Carl Warren was convicted of one Count of aggravated battery and two counts of aggravated assault. He appeals, contending: (1) that the trial court erred in failing to give, sua sponte, a limiting instruction contemporaneous with the admission of evidence of prior difficulties between Warren and one of the victims and (2) that the limiting instruction given at the close of evidence was inadequate. For the reasons discussed below, we affirm.
1. The evidence at trial showed that Warren was involved in a violent argument with his wife and father-in-law which resulted in injuries to both victims. The State also presented evidence of a prior incident in which Warren had hit his wife in the face. Warren did not request and the trial court did not give a limiting instruction at the time this evidence was introduced, although the court did give a limiting instruction during the general charge at the close of evidence.
The issues of the giving of a limiting instruction in connection with similar transaction evidence, the necessity of the defendant requesting such charge in writing, and the timing of the giving of a limiting charge where required have been before the appellate courts in numerous cases recently.
Our Supreme Court's recent decisions in State v. Belt, 269 Ga. 763 (505 SE2d 1) (1998)
(Belt II) and State v. Hinson, 269 Ga. 862 (506 SE2d 870) (1998)
(Hinson II), addressed issues related to limiting instructions and similar transactions. In Belt v. State, 227 Ga. App. 425 (1) (489 SE2d 157) (1997)
(Belt I), no limiting instruction was requested by the defendant or given by the trial court. The Court of Appeals reversed, stating that a limiting instruction must be given by the trial court even absent a written request by the defendant and further provided that the better practice would be for the trial court to give such charge at the time the evidence is introduced.
In Hinson v. State, 229 Ga. App. 840
, 842 (3) (494 SE2d 693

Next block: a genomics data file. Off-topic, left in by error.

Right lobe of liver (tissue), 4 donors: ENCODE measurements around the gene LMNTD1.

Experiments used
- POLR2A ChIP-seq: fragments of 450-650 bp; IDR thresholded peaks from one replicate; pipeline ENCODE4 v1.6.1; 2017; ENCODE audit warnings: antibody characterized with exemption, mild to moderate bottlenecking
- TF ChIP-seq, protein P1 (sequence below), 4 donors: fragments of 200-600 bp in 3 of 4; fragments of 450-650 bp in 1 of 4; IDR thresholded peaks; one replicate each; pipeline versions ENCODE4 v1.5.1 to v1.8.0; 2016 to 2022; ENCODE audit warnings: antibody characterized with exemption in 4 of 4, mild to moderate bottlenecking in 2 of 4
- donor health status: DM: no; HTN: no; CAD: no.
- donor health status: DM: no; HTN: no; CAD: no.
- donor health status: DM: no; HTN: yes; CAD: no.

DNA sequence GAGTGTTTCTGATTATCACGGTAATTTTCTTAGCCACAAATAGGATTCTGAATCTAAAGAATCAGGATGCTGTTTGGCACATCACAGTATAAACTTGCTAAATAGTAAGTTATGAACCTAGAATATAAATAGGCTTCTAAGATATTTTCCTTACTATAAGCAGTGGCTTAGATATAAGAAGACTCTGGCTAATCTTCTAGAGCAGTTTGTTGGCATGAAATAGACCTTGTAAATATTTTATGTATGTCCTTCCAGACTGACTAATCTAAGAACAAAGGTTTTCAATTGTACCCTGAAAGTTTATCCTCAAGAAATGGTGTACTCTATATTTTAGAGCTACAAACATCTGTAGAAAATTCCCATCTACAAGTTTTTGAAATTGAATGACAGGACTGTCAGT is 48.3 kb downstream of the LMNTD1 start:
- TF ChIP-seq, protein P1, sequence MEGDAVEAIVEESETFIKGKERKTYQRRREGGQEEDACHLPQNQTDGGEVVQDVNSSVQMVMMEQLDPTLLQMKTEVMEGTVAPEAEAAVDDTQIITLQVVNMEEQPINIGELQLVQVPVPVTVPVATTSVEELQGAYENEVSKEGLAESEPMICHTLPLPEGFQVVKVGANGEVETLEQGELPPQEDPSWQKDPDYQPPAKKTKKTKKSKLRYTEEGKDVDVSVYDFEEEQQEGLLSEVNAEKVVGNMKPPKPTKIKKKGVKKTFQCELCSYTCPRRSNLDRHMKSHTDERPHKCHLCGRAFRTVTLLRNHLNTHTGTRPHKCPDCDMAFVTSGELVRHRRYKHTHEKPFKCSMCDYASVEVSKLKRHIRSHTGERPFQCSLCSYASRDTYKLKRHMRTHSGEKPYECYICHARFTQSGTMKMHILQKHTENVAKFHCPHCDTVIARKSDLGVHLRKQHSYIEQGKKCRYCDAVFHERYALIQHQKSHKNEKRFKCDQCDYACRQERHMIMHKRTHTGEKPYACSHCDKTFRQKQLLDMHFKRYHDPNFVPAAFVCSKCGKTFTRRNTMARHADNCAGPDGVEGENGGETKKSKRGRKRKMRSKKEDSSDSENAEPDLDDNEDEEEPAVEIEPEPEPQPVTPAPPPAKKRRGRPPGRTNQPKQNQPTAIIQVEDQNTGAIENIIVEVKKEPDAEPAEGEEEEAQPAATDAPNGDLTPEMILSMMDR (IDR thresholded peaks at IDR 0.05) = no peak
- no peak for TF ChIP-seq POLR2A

) (1997) (Hinson I), the Court of Appeals reversed, holding that even though the trial court gave a limiting instruction during its general charge, "the trial court committed reversible error in failing to give, sua sponte, a limiting instruction contemporaneous with the admission of extrinsic acts or similar crimes evidence." (Emphasis supplied.) Hinson I purported to be controlled by Belt I, but, in fact, made compulsory, that which was recommended in Belt I.
In Hinson II, our Supreme Court held that "the Court of Appeals erred in requiring that a trial court give a contemporaneous limiting instruction without request. Regardless of when the defendant wishes the jury instructed on the limited admissibility of similar transaction evidence, it is incumbent upon him to make a timely request to the trial court for such a charge." Hinson II, supra at 862.
Neither Belt II nor Hinson II specifically answers the question of whether the trial court is required to give a limiting instruction at the time the similar transaction evidence is introduced where timely and properly requested rather than as a part of the closing charge.
Here, Warren did not request a limiting instruction at any time, but the trial court gave an instruction in its closing charge to the jury. Based on Belt II and Hinson II, the trial court was not required to give a limiting instruction at all under the facts of this case. It was not error for the trial court to fail to give a limiting instruction sua sponte on the limited use of prior difficulties evidence absent a timely request to do so.
2. Warren erroneously contends that the trial court's instruction regarding the prior difficulties evidence was improper. The instruction, however, was from the suggested pattern jury instruction and has previously been upheld by our Supreme Court in Kettman v. State, 257 Ga. 603
, 605-606 (7) (362 SE2d 342
J. Tom Morgan, District Attorney, Maria Murcier-Ashley, Assistant District Attorney, for appellee.